Being a DIY weekend warrior is a bit easier when you have fresh ventilation, room to spread out, and a place to put all that sawdust. But if you don't have a garage, workshop, backyard, or driveway at home, don't say goodbye to DIY. It's possible to get crafty, even if you're a renter living in a multi-unit building. Need proof? Jess Goodwin filled her stylish small apartment in the middle of Chicago with hand-made projects — no garage, no problem.
In Jess' house tour, she listed her two favorite DIY projects as her bed frame and dining table:
I designed the bed down to every part in the computer program SketchUp and did some reading to understand how other people built similar beds. The construction aspect of it was nothing new to me, but I did have to get creative with some areas of the frame and how to make it work for my design.
The bed frame went pretty smoothly once I got started, but the dining table was a new element for me. I had to teach myself a lot about the construction for the table. I ran into a lot of issues... If I had the right tools and space, I would have gotten the wood cut to the exact correct size and sent each piece through a planer. Then I would have used a router to make the holes for the biscuits. But I didn't have a planer or a router or any other equipment to make a table that way. So I did some research and found out about pocket screws and got the right KREG jig for my wood thickness and went to town.
Both pieces were the start of my major DIYing and I'm only getting started!
Consider noise and neighbors:
I used an old thick knotted jute rug to work over. It helped absorb the noise for my downstairs neighbors. For the dining table, when I was drilling lots of pocket holes, I would limit myself to only the weekend during the day...and drill only so many holes every few hours. Due to my drill bit breaking so much, the drilling got pushed out over a span of a few weekends, so that probably helped the noise amount each day.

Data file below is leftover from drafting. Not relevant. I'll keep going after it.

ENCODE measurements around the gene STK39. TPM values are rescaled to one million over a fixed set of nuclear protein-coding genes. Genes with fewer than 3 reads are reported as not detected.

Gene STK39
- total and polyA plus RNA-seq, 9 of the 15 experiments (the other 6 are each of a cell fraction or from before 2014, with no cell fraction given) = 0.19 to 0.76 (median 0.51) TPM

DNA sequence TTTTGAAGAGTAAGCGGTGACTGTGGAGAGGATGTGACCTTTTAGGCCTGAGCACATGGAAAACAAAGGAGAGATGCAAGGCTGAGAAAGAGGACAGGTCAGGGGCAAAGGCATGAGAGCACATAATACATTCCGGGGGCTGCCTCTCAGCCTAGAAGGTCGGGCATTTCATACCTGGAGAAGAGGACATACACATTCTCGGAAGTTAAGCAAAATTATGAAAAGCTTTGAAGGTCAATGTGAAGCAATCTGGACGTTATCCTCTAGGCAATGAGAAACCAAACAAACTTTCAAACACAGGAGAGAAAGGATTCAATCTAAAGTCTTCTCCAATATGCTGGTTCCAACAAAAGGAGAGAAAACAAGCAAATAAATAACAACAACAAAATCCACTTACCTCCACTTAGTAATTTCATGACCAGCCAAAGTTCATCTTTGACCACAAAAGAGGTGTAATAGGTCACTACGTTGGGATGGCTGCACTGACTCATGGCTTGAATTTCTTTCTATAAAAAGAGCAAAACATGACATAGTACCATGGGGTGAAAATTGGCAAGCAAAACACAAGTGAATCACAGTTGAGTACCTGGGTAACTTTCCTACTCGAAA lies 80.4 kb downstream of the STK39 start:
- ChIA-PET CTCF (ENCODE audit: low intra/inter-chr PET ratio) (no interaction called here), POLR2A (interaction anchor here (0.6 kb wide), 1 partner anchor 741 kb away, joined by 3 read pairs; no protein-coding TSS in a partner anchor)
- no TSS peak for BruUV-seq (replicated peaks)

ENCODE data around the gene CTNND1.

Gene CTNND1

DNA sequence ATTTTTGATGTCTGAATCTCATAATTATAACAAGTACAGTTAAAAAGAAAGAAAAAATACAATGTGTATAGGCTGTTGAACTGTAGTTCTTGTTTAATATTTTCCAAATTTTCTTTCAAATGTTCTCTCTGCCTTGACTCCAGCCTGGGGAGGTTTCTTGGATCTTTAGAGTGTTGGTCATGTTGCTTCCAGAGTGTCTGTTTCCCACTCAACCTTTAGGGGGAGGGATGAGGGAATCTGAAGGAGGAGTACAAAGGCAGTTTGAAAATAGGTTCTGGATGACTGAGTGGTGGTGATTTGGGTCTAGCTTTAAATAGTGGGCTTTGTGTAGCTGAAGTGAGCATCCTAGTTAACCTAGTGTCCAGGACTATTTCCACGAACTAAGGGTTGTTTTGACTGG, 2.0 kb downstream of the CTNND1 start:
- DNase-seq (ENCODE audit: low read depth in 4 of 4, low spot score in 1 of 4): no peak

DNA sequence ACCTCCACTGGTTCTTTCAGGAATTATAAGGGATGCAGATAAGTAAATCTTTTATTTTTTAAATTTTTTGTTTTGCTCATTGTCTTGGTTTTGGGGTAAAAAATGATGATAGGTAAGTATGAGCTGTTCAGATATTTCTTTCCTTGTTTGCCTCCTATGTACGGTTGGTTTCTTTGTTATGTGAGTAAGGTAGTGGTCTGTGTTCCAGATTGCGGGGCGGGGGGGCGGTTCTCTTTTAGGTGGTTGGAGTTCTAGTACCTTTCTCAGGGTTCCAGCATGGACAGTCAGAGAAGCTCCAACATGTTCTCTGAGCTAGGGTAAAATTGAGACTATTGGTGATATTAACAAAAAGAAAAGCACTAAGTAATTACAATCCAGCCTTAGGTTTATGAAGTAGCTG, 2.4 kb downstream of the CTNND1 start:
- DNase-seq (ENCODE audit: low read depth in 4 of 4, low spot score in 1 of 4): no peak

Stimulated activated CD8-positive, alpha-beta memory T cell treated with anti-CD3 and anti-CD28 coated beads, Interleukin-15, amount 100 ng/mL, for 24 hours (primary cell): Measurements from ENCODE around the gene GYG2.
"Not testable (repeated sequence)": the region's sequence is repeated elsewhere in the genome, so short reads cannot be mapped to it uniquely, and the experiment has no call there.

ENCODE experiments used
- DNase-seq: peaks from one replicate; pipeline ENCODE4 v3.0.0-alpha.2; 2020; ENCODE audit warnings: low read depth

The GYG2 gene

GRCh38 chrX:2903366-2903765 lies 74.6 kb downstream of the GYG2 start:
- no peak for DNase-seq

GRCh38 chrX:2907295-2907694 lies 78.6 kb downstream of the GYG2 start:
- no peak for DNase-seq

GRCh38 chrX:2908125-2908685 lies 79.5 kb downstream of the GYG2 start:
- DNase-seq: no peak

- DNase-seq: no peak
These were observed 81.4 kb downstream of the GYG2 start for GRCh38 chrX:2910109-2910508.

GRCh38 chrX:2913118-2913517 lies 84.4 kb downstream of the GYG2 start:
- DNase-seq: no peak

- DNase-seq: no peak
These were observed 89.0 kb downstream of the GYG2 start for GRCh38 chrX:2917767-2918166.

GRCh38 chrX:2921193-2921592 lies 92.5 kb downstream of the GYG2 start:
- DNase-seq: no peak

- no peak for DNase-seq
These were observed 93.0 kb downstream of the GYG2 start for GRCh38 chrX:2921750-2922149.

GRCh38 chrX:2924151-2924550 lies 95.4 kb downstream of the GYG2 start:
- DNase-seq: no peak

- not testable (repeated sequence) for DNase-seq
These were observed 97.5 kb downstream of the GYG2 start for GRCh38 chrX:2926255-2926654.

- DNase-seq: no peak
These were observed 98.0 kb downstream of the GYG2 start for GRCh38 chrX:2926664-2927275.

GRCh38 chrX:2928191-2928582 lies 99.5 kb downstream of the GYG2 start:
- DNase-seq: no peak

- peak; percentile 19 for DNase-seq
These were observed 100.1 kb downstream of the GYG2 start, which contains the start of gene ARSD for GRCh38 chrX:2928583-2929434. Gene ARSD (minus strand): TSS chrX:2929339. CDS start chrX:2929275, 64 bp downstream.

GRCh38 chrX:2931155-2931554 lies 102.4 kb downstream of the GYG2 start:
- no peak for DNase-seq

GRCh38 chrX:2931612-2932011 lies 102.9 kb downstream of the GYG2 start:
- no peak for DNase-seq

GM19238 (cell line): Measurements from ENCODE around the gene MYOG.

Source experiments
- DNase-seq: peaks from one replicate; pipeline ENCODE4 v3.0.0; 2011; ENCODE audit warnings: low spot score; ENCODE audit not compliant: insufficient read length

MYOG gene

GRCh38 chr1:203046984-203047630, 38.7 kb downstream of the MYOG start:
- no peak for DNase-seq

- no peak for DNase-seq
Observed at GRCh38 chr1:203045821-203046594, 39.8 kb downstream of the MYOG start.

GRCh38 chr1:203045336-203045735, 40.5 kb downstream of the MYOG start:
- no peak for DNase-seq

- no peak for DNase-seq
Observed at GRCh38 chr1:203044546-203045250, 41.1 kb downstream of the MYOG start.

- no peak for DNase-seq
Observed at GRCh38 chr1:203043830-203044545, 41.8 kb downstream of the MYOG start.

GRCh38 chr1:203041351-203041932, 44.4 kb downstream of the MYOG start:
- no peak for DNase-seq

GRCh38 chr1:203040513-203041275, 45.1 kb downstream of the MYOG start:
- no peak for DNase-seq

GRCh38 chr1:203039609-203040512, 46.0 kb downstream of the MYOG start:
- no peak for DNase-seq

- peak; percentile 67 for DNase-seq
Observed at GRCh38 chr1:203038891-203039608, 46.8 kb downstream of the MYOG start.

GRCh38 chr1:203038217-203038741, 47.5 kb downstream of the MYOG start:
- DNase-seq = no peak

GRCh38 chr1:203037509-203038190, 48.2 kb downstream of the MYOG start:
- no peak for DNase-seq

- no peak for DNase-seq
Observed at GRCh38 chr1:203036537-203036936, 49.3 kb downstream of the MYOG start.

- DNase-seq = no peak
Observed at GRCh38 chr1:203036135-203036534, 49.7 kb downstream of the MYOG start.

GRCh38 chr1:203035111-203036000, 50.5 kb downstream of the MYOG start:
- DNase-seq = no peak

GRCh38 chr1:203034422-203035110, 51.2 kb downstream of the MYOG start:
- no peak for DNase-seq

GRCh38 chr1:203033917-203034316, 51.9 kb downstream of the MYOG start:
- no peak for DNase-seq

The loudest part was the sanding of the table, which I pushed off forever because I was so worried about the noise. I figured for sure someone would complain about the long loud sanding, so finally a friend that lived in my building came over and did it for me. I sat in my living room waiting for someone to complain biting my nails because I felt so bad, but nobody complained.
Jess' commandments for apartment DIYing:
1) Get creative
2) Be patient
3) Think things through
4) Don't give up
5) Don't be a perfectionist (most people won't notice the mistakes you know about)
6) Think about how you'll take your project apart when you move (so you can take it with you!)
I wonder sometimes if I should have been that nice courteous neighbor and alerted my neighbors before I started each project, but I was too afraid they would complain and I wouldn't be able to even start the project. In hindsight I don't even know if they noticed the sound as much as I was worried about it.
Clean super well when you're done:
I tried to contain my mess during the bed frame project, which I built first. The bed frame I built in one weekend, so I didn't live in the mess for as long. The dining table took a couple weeks to build and there was sawdust EVERYWHERE. I tried to clean up as I went but it always felt like the dust was piling up. The mess quickly became an issue, but I just lived with it. After a while I gave up, and once I was done I gave my apartment a super cleaning job.
Maintain a sawdust-free sleep space:
I made sure to keep the bedroom doors closed to keep the dust out of my bedroom, so at least where I was sleeping was separated from the sawdust.
"If you feel like you can't do it, that's not going to get you anywhere. Give it a shot."
Give it a shot:
If you feel like you can't do it, that's not going to get you anywhere. Give it a shot. Don't be a perfectionist. You've got to be able to do what you can within your "wood shop."
See all of her beautiful Chicago home and more of her DIY skills → A City Dweller Aces DIY & Design in a Chicago Apartment
*This interview has been edited for length and clarity.